As a third-generation American Jew, it is at times even challenging for me to think of Judaism apart from the American experience. In spite of hardships early on for our community, the search for common threads between the disparate Jewish groups that came in droves to America two (and more) generations ago forced us to reexamine and hone our religious beliefs. What actually bound us together?…

As has become quite evident in the past several years, another set of religious groups, bolstered by recent waves of immigrants to America, is also looking to social justice as a possible unifying trope. Launched by Anju Bhargava, Hindu-American visionary and founder of Hindu American Seva Charities, this effort seeks to increase long-term collaboration between Buddhist, Hindu, Jain and Sikh communities through religiously inspired volunteerism, charity and social services.

Together, these groups — several of which are comprised primarily of immigrants from South and East Asia — represent what may be described as Dharmic religious communities and a new coalition in the American religious landscape. They are seeking a unique American identity and niche for their adherents. Like other religious communities that have flourished during and after waves of immigration, they appear poised to make essential contributions to American society.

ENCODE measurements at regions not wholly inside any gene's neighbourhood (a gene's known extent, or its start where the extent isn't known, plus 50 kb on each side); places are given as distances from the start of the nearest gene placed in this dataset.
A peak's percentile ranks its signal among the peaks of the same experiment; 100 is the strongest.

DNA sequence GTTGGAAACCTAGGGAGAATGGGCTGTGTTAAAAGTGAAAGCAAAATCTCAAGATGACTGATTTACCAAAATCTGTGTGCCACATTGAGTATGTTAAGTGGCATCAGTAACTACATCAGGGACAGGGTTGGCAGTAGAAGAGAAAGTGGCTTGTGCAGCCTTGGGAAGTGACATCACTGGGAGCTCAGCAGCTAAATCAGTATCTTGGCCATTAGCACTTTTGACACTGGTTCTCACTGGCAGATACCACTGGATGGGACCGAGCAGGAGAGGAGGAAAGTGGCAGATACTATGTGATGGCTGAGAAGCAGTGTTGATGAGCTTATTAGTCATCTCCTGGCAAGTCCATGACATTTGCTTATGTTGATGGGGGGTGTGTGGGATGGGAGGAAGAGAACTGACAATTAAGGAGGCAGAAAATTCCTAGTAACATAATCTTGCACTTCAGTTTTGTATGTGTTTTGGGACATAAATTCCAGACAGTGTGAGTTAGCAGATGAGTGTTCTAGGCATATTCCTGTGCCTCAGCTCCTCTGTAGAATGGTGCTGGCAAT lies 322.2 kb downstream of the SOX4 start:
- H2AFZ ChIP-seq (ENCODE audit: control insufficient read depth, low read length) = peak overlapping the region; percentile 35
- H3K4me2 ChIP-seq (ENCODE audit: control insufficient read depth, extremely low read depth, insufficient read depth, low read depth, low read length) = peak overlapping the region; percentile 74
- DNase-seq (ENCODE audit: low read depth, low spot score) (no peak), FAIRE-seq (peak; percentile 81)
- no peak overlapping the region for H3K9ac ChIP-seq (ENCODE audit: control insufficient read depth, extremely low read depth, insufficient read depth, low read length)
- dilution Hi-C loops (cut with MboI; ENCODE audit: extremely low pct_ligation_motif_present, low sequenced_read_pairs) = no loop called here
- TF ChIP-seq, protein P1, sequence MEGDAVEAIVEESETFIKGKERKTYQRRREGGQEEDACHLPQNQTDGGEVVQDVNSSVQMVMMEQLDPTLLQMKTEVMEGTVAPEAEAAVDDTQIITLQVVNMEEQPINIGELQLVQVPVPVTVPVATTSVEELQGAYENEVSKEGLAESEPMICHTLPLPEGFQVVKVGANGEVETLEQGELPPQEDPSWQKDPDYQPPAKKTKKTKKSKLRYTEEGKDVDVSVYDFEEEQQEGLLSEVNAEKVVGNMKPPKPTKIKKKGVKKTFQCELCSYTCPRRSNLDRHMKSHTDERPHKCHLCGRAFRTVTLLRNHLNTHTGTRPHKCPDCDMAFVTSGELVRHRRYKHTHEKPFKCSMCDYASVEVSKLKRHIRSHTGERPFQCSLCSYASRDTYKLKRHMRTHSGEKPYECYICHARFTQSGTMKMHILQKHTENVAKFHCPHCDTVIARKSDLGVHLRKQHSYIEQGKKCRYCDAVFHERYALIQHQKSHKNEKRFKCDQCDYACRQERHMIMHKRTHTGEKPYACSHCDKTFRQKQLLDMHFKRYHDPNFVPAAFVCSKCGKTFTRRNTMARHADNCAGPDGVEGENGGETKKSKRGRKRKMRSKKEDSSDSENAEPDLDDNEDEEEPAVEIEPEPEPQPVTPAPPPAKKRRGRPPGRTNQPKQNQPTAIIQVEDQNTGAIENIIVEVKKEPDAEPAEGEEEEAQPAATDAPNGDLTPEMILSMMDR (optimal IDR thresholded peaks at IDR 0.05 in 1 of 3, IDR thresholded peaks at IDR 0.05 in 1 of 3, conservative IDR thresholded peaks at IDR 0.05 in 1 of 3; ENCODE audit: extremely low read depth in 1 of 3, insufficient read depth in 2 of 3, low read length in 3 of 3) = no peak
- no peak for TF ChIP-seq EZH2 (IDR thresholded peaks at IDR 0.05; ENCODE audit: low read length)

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Immigrants Remaking Canada’s Religious Face in Surprising Ways

Image from Lalani & Associates

by Douglas Todd
from the Vancouver Sun

Canada is welcoming more than the global average of immigrants who are Christian, Sikh, Buddhist and non-religious.

The country, however, is taking in less than the global average of immigrants who are Muslim, Hindu and Jewish.

Those are some of the surprising findings of a sweeping global survey on immigration and religion conducted by the independent Pew Forum on Religion and Public Life.

The report, titled Faith on the Move, provides an enormous amount of data on the religious loyalties of the world’s 214-million immigrants, a group larger than the population of Brazil.

Canada, which has 7.2 million permanent residents who were not born in the country, is the fifth most popular destination for the world’s immigrants. This country of 34 million accepts twice as many immigrants per capita as the U.S.

The Pew Forum report, which describes migration patterns in every country of the world, makes clear that immigration is changing the religious face of Canada in unexpected ways.